• 24. 1:6,842,880
    • 25. Verbal scale
    • 26. 108 English Miles to 1 Inch
  • Bar Scale Example
  • 27. Cataloging Problems with Scale
    There is no scale on the map
    The scale of a map changes across the face of the map (for instance, the scale is larger in the middle than along the edges)
    More than one scale given
  • 28. Map with No Scale Given
  • 29. Problem: Scale changes
    The map scale changes with different projections, as seen in this map.
  • 30. Multiple maps
    Problem: Should they be cataloged separately or as a set?
  • 31. Geographic subject headings
    Maps always have a geographic component to the subject(s)
    Sometimes the geographic area is the only subject
    Sometimes the geographic area is a subdivision of a topical subject
    Problem: What if the country or geographic has changed since the map was created?
  • 32. Example: MARC Fields used in Map Cataloging
    http://www.acsu.buffalo.edu/~dbertuca/maps/cat/sample_record.html Map Cataloger’s Toolbox
  • 33. Problems cataloging Rare and Early Maps
    Cataloging early maps to create standard, consistent records for library catalogs...involves, like all library cataloging, not simply following a set of rules but also making a series of decisions.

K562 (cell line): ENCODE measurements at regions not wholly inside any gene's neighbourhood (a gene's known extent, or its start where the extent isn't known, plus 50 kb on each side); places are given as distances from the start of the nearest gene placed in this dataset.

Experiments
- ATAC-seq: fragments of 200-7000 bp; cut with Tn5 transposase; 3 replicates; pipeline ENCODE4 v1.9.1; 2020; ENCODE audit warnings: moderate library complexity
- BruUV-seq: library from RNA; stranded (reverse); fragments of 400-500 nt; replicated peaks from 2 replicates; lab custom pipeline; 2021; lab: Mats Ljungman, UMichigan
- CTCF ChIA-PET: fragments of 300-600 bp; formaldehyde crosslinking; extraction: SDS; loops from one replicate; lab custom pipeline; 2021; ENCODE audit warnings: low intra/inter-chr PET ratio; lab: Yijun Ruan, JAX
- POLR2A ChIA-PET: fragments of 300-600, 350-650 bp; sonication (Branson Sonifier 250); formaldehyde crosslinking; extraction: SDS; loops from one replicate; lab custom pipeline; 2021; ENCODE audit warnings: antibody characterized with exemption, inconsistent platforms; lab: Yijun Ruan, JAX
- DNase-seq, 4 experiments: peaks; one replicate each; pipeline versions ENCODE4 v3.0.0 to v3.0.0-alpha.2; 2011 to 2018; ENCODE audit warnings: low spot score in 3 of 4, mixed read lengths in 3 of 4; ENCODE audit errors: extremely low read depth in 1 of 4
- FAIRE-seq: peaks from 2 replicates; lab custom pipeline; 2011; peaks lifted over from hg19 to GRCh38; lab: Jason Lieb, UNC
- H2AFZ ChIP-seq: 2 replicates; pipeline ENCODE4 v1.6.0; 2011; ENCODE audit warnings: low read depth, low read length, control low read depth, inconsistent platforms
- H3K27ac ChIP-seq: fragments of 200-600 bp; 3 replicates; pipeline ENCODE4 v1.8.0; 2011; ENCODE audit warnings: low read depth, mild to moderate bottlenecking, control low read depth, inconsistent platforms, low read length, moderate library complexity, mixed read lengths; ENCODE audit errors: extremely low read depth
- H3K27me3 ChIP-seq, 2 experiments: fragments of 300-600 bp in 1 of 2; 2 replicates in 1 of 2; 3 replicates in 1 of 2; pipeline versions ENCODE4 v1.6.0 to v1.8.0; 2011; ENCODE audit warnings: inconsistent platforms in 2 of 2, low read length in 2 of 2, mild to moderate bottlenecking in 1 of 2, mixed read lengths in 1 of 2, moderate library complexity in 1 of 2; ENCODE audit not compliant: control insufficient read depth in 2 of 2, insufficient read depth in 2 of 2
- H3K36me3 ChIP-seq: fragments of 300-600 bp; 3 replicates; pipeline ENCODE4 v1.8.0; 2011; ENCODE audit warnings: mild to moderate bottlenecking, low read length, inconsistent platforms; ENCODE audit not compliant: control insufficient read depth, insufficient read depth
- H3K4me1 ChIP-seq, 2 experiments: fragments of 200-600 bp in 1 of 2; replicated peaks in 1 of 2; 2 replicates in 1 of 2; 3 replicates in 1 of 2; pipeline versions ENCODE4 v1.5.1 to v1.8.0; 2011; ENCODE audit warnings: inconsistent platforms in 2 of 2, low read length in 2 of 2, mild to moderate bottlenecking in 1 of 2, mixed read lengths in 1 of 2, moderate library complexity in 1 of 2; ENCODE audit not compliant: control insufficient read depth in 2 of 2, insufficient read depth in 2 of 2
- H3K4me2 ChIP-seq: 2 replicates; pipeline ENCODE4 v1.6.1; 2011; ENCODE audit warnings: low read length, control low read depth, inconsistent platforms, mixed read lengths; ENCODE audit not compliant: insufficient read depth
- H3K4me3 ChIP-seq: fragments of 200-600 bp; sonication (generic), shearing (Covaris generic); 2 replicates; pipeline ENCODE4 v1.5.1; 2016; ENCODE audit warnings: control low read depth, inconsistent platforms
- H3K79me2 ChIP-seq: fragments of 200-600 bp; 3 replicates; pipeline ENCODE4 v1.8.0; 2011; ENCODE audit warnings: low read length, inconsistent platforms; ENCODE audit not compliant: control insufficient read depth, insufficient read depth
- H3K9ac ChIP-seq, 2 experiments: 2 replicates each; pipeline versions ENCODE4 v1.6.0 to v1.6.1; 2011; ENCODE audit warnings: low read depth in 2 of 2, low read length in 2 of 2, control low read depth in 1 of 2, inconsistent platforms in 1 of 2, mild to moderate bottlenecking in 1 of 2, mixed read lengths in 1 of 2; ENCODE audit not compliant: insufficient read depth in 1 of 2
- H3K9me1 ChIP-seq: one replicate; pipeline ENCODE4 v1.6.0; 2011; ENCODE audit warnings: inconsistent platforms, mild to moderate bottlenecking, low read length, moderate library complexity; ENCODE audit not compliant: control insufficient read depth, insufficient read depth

Competing, and at times conflicting, factors that affect those decisions:
    The amount of information content vs. the level of physical detail of the individual map.
    The unique features of the individual map vs. matching it with the appropriate and specific cartobibliographic citation.
    Application of the general rules for cartographic cataloging vs. special rules and considerations for early material.
    Reconciling cataloging rules for early maps with those for rare books.
    Reconciling the desire for meticulous and detailed citation records with the desire to get a larger number of existing items into the catalog.
    Enhancing and clarifying the map cataloging rules, so as to ease and speed the work of the cataloger vs. allowing adequate flexibility and judgment where needed.
    Kovarsky, J. and Barber, M. (2006) Rare Map Cataloging: A Case of Special Considerations.
    The Portolan. http://www.theprimemeridian.com/RareMapCatPDF.pdf
  • 34. Troublesome units of measurement on old maps
    Chain
    Furlong
    Heures de marche
    League
    Lieue
    Miles (that aren’t statute)
    MilliariaGermanica, Hispanica, etc
    Pole
    Toise
    (Scale on Old Maps Powerpt)
  • 35. Conclusion
    Maps are an important part of human history and heritage. It is crucial that they are preserved and maintained for others to utilize through the ages. Librarians help preserve our culture through cataloging and preserving maps and other cartographic materials for all to utilize.